Initial teacher education is provided only at two major research universities in Estonia: the University of Tallinn and the University of Tartu. Students are admitted to the programs based on grades and “professional aptitude,” which can be assessed on the basis of a school-designed entrance exam, scores on the national upper secondary graduation exams, an interview, or a group discussion. Specific entrance requirements vary by program. There are more applicants than spaces in primary school teacher programs, but more spaces than applicants for subject-area teachers in upper grades.

Teacher training includes three components: general education studies; study related to specific subject(s); and professional study (education science, psychology, pedagogy, and practical training). For primary teachers, this instruction is concurrent; for lower and upper secondary teachers, instruction in professional study follows subject-area study. Teachers prepare to be class teachers, which are teachers in grades 1-6 who teach all subjects, or subject teachers, who are prepared to teach two subjects in grades 7-9 in basic education schools or grades 10-12 in upper secondary schools. Class teachers complete an integrated five-year bachelor’s and master’s degree program designed specifically to prepare teachers, while subject teachers receive a bachelor’s degree in their subject followed by a master’s degree in education. Preparation includes at least a 10-week practicum, overseen by a specially trained mentor teacher. Graduates are awarded a teaching qualification. Once they begin working in schools, new teachers receive a full year of induction support from another trained mentor teacher, who is generally selected based on experience and ability to guide new teachers’ professional growth. 

Teachers of academic subjects in vocational schools must complete the same preparation as subject-area teachers in general education schools. For teachers of vocational subjects, preparation is generally at the bachelor’s degree level, although vocational schools can employ teachers who do not have a formal teaching qualification as up to one-fifth of their teaching workforce. The goal of this policy is to allow schools to employ industry experts with professional experience in the subject area. 


Preschool teachers are required to have a bachelor’s degree, and more than one-fifth of the preschool teacher cohort has a master’s degree. Estonia’s investment in preschool teacher salaries has made the profession increasingly attractive, and admission to preschool teacher preparation programs consequently more competitive, with multiple applicants for every available place.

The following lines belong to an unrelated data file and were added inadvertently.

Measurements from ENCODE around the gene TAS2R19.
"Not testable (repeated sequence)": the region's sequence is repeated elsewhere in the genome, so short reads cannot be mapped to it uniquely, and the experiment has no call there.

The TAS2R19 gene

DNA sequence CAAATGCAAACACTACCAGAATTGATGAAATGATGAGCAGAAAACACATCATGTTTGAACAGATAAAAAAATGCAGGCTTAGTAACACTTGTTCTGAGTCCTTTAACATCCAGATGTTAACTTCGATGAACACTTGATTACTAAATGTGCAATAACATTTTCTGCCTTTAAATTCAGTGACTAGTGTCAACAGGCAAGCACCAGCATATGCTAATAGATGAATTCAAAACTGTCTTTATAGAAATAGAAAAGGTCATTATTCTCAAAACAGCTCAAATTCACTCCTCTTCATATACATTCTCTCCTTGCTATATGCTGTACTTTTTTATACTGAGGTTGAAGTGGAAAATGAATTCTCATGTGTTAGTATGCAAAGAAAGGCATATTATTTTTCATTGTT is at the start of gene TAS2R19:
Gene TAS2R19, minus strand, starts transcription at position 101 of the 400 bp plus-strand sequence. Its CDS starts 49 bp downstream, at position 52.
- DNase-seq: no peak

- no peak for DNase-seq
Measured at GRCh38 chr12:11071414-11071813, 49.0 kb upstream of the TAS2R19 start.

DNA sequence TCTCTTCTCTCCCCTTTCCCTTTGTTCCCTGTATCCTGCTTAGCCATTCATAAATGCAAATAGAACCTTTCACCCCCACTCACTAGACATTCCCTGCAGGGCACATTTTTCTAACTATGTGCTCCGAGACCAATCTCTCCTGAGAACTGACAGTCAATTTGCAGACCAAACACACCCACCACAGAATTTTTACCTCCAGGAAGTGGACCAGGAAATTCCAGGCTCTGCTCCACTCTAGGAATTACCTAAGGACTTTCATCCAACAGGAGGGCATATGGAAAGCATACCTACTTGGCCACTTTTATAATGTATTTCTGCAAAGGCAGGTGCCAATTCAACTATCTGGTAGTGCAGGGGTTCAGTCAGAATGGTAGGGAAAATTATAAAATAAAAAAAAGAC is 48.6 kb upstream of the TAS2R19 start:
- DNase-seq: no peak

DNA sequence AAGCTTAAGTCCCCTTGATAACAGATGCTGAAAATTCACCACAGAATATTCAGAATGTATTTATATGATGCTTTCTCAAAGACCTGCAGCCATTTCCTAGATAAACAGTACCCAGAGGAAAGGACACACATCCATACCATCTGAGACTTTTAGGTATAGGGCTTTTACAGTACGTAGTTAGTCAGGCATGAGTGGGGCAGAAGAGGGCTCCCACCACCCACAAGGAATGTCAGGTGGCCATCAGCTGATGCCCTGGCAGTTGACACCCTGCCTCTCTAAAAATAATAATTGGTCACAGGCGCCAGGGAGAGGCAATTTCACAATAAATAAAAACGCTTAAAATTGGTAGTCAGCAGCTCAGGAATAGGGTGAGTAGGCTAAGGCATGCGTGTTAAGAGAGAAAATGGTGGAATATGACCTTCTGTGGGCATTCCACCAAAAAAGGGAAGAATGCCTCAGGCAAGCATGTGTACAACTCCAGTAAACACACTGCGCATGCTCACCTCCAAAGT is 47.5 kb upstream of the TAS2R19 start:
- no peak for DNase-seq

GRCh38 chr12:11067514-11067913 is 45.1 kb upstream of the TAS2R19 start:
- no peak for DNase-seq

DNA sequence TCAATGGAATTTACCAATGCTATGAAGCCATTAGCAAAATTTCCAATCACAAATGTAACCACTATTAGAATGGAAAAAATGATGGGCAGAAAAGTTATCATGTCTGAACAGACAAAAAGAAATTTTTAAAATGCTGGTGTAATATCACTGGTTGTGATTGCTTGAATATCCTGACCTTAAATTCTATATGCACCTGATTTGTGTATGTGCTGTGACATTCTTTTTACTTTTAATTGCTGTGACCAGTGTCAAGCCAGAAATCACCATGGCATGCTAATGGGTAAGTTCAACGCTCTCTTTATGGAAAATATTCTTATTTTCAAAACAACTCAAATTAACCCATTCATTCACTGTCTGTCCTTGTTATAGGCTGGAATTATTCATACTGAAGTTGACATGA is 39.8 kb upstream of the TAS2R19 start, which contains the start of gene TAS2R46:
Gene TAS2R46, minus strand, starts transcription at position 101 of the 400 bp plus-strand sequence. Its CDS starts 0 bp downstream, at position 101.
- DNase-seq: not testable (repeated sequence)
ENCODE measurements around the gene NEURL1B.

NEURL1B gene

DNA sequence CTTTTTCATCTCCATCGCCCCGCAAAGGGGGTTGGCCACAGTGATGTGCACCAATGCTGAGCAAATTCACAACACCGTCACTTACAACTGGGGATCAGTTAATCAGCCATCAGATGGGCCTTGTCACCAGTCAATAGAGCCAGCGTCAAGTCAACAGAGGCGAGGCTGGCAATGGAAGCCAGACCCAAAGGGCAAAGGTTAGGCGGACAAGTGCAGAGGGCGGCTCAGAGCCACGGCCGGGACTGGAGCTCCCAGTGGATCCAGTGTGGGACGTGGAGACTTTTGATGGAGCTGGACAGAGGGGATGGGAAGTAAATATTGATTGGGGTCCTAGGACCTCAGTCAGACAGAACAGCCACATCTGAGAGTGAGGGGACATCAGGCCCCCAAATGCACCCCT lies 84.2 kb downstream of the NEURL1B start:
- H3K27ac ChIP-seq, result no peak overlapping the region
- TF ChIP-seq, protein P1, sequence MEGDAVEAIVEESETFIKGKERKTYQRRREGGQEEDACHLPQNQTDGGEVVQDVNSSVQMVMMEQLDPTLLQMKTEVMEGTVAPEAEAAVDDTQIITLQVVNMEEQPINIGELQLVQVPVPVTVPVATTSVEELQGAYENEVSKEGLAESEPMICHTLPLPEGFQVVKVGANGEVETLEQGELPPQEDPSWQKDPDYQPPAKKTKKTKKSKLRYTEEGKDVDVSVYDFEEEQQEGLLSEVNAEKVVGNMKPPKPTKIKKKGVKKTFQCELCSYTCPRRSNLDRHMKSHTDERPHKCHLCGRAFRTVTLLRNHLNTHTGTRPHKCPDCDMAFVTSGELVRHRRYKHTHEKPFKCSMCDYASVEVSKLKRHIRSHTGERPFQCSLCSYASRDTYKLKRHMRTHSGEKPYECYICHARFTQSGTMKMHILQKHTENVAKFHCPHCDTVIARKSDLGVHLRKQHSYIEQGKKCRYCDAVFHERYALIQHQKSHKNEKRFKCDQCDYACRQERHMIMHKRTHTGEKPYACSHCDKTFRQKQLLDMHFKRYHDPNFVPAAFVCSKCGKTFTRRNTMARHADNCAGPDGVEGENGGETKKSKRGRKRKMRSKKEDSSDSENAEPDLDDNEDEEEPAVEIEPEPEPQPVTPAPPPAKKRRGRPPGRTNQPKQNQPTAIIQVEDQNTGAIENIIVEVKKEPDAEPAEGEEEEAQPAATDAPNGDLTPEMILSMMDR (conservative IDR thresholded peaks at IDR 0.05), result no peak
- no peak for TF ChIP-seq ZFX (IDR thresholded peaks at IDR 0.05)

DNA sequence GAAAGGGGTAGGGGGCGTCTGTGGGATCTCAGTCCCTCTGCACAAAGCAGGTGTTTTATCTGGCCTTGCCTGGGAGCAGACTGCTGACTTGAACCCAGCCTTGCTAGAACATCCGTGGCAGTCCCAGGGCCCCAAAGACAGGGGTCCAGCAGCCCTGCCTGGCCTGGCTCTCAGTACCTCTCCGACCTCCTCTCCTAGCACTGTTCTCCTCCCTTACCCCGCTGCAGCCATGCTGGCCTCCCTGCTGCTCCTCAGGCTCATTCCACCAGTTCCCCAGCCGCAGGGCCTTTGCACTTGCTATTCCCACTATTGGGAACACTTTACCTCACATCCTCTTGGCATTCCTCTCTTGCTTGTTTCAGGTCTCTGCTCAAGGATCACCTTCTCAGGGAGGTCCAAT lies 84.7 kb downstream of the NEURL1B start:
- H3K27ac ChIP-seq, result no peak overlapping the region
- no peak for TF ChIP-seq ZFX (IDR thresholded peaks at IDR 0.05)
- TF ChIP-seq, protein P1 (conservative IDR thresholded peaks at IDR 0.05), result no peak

Teacher Career Progression

Estonia does not have a formal national career ladder for teachers, but in 2013 the government developed a multi-stage competency framework based on updated national professional standards. The framework serves as a guide for teachers interested in developing higher levels of professional competency. Participation is voluntary.

The framework defines the stages of teacher competency development: teachers move from starting teachers, to senior teachers, and finally master teachers. Teachers can apply to advance through these stages, and the Estonian Association of Teachers, a teachers’ professional body, is responsible for determining whether they do so. Teachers recognized as senior or master teachers are expected to demonstrate deeper levels of knowledge, more effective teaching, and leadership roles in the school. There is a separate competency framework for teachers of vocational education. Schools vary in their adoption of the competency framework, however, and competency development does not have a direct impact on salary, as principals maintain authority over teacher pay. 

Teacher Development 

Prior to 2013, teachers were required to complete a minimum of 160 hours of professional development during every five-year period. For vocational teachers, the requirement was a minimum of two months of professional training during every three-year period. In 2013, Estonia updated its professional standards, prioritizing “continuous education of teachers” but eliminating specific requirements for duration of training. Instead, teachers became responsible for assessing their own professional learning needs and collaborating with their principal on which professional learning opportunities to pursue. 

About 1 percent of national government funding for teachers’ salaries is set aside to fund professional learning opportunities, and municipalities can choose to provide schools with additional funding. About two-thirds of total funding for teacher professional learning is used to provide programs aligned to national education priorities. These programs may be provided by universities or other training providers, and teachers can access them for free. The remaining funds go directly to schools, where they may be used to support professional learning and the School Development Plan. 

Principal Recruitment, Preparation, and Development

Principals in Estonia have considerable autonomy over hiring decisions, teacher salaries, and the use of professional development funds. Principals are also given authority over school policies on student discipline and assessment. Principal salaries do not compare well to those of similarly educated professionals, however, and schools have struggled with principal recruitment. 

Principals are required to hold a master’s degree, which can be in any subject, and to demonstrate the competencies necessary for school leadership. These competencies are defined at the national level, but their assessment is left to the school’s operating body, generally the municipal government. While a background in education is not required, principals in Estonia gain on average more than 20 years of classroom teaching experience before joining school leadership. Schools recruit and hire principals based on guidelines set by their operating body.

Professional learning opportunities for principals align with the nationally defined competencies. However, there are no requirements for the amount or frequency of continuous professional learning, and principals determine for themselves what types of professional learning to pursue. Principals can apply for face-to-face or virtual coaching through the Education and Youth Authority, which provides education policy implementation support for the Ministry of Education and Research. There is also an online tool for principals to conduct voluntary self-evaluations, and the Lifelong Learning Strategy 2000 calls for the development of a common appraisal system for principals.